Thus, an owner may have additional time to sue, more than 10 years after obtaining possession of the property, issuance of the certificate of occupancy, and completion of construction, if final payment or some other performance under the construction contract happened later. The court was not troubled that the timing of final payment, in many circumstances, will be under the owner’s (i.e., the would-be plaintiff’s) control.

Jonathan Huffman



Construction Update

Posted on July 8, 2015




The Northern Florida Chapter invites you to their

Education & Networking Event

"Construction Defect"

This will be an educational and networking event covering Construction Defect. In particular, attendees will learn, among other things, how to help protect the company from a future Construction Defect claim during: project selection; contract drafting/review; insurance procurement/confirmation; project management; and litigation.

Friday, July 24, 2015
Registration: 2:30 PM - 3:00 PM
Education: 3:00 PM - 5:00 PM
Networking 5:00 PM - 7:00 PM
CE Approved

The Haskell Company
111 Riverside Ave
Jacksonville, FL 32202

Jack Florence - Risk Management Executive, American Contractors Insurance Group, Inc.
Elizabeth B. Howard - Partner/Liability, Boyd & Jenerette, P.A.
Vanessa McMillan - Director Risk Management, The Haskell Company

Register at:
For details about the Northern Florida Chapter:

No cost to attend 

4100 South Hospital Drive, Suite 209, Plantation, FL 33317




Boyd & Jenerette Announces New Associate, Jennifer Shoaf Richardson

Posted on July 8, 2015

Boyd & Jejrichardsonnerette is proud to announce Jennifer Shoaf Richardson has joined the Firm as an Associate in its Jacksonville office. Ms. Richardson practices in the area of insurance coverage and bad faith/extra-contractual liability litigation, complex civil litigation, commercial litigation, and appeals. She represents insurers, other businesses and individuals in all stages of litigation, including trial, before state and federal courts throughout Florida, and she advises insurers about insurance coverage, good-faith claims handling, regulatory compliance, investigations, insurance fraud and other matters. In 2013, she was recognized as a Leader in the Law by the Florida Association for Women Lawyers.

Ms. Richardson graduated cum laude from the Florida Coastal School of Law in 2009. She is admitted to practice in Florida and Georgia, and is a member of the American Inns of Court (Associate, Chester Bedell Chapter), Jacksonville Bar Association, Jacksonville Women Lawyers Association and Florida Bar Code and rules of Evidence Committee, Florida Bar Foundation (Fellow) and Florida Bar Young Lawyers Division Board of Governors.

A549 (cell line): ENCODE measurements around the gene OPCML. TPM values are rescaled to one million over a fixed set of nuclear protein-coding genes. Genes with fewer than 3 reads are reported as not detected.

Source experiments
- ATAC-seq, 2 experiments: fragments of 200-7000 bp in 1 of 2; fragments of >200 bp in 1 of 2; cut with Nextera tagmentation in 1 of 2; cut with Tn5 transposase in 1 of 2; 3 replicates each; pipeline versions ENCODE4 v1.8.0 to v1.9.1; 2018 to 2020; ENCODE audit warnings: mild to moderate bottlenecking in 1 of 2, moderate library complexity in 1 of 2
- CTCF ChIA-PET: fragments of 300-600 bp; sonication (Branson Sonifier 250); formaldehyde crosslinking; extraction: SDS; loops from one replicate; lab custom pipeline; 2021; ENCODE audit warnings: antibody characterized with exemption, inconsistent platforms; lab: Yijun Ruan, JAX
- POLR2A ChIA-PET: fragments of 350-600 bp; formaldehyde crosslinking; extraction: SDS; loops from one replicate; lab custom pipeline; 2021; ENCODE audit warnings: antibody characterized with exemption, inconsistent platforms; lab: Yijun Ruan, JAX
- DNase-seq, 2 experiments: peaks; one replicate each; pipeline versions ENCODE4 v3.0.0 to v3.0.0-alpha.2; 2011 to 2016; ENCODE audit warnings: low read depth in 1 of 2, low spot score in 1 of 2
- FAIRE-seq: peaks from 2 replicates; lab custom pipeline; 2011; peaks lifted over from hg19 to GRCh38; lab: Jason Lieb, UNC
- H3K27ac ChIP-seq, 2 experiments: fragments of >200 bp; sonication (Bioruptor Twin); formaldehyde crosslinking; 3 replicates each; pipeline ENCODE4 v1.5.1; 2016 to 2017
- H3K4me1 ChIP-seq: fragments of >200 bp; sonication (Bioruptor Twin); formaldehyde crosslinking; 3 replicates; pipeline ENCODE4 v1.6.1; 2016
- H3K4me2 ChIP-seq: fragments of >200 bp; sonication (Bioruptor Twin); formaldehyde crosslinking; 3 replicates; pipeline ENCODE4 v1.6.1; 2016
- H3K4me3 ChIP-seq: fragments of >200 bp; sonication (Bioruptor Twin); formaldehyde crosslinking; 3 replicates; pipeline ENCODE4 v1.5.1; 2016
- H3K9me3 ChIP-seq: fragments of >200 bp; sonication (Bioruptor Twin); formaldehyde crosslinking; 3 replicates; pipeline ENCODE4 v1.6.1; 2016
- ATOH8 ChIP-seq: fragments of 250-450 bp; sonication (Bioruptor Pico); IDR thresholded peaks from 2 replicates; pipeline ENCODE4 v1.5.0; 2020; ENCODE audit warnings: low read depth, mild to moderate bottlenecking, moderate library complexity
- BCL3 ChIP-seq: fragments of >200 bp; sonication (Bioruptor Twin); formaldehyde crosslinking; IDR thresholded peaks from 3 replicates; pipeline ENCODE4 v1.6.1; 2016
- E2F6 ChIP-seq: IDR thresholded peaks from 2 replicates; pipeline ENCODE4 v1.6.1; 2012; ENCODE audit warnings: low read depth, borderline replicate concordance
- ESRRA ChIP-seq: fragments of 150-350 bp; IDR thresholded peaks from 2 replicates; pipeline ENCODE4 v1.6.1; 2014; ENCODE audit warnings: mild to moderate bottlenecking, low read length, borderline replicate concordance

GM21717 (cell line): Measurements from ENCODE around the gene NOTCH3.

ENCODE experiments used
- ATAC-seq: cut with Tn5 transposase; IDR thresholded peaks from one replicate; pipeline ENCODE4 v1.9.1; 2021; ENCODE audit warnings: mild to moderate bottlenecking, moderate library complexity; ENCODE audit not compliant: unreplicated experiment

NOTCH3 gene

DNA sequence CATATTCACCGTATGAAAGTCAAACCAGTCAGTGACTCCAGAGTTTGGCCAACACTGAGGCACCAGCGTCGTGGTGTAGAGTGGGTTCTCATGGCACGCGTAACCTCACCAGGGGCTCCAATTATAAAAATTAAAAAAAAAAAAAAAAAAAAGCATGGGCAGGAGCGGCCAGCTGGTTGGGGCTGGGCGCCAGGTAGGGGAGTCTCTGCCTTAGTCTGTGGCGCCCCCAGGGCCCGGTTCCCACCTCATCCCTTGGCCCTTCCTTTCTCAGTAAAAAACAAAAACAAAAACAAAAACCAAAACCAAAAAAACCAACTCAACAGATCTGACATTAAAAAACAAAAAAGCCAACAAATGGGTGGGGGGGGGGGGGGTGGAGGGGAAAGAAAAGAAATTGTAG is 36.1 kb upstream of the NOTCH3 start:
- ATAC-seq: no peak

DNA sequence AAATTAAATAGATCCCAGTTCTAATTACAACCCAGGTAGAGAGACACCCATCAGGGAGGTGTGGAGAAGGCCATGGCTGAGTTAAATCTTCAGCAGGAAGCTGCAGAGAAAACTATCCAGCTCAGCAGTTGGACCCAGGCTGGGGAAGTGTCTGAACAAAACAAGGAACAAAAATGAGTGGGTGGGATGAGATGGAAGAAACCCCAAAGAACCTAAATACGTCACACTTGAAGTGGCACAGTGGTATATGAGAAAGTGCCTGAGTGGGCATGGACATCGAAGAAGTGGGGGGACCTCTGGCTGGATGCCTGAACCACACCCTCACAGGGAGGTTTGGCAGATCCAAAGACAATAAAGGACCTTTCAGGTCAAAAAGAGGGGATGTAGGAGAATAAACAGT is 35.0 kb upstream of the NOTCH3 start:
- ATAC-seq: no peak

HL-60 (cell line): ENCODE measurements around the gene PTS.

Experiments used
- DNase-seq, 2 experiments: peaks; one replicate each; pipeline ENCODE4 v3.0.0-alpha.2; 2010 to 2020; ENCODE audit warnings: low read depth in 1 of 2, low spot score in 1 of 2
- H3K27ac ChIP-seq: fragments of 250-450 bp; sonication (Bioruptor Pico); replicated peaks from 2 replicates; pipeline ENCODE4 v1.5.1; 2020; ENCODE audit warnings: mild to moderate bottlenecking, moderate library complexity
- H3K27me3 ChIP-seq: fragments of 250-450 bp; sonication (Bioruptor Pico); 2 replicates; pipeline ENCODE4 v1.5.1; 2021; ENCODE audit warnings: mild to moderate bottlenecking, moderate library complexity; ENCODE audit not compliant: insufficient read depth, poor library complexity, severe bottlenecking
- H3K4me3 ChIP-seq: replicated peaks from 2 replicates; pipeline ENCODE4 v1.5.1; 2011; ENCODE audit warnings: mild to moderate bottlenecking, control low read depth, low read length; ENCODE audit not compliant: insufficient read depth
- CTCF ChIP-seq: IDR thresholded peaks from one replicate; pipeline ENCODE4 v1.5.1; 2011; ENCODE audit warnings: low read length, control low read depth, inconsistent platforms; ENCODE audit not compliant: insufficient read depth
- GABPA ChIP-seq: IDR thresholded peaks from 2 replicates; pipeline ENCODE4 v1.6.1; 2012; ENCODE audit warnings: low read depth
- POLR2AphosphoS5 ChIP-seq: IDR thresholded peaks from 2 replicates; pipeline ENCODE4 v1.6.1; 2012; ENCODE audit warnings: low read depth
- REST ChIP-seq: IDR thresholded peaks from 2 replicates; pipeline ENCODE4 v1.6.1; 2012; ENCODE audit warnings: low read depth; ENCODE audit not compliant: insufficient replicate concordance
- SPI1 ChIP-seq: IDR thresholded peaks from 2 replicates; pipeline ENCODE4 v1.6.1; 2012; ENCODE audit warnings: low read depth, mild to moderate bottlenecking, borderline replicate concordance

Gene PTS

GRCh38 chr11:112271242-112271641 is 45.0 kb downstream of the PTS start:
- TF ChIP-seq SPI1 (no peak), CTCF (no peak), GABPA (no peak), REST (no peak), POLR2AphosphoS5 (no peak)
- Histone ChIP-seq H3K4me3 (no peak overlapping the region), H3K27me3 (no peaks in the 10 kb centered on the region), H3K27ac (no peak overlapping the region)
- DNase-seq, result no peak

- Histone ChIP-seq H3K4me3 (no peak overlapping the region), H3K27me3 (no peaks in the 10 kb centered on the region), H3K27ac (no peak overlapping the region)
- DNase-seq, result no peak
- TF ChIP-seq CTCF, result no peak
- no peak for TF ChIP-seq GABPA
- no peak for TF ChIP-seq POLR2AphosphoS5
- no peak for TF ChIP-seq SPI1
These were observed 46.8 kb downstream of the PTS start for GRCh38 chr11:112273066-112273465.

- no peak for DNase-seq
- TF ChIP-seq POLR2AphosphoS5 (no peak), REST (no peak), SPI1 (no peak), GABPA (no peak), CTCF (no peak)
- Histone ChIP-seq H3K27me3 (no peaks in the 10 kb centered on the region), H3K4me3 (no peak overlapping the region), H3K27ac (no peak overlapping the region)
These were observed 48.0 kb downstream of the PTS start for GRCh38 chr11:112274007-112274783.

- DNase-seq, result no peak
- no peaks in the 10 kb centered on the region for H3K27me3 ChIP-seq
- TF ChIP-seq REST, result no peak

Ms. Richardson previously practiced at the law firm of Creed & Gowdy. Before entering private practice, Ms. Richardson served as a law clerk for three years to former Judge Peter D. Webster and the Honorable Simone Marstiller, of Florida’s First District Court of Appeal, in Tallahassee.


Successful Defense Verdict

Posted on March 30, 2015









Congratulations to two of our Liability Partners, Kristen Van der Linde and BJ Taylor, on a great defense verdict of only 10% liability on our client.

Boyd & Jenerette Partner, Elizabeth Howard Appointment By Gov. Scott To Serve On Florida Board Of Professional Engineers

Posted on March 30, 2015

EHowardElizabeth B. Howard has been appointed by Gov. Scott to serve on the Florida Board of Professional Engineers, pending Senate confirmation. The Board is comprised of 11 members, 9 licensed professional engineers and 2 laypersons. Ms. Howard’s term will run from March 27, 2015 through October 31, 2018. The purpose of the Board is to regulate the practice of engineering in the State of Florida in the interest of public health and safety. The Board reviews applications, administers exams, licenses qualified applicants, and enforces the proper practice of engineering which meets 6 times per year throughout the state.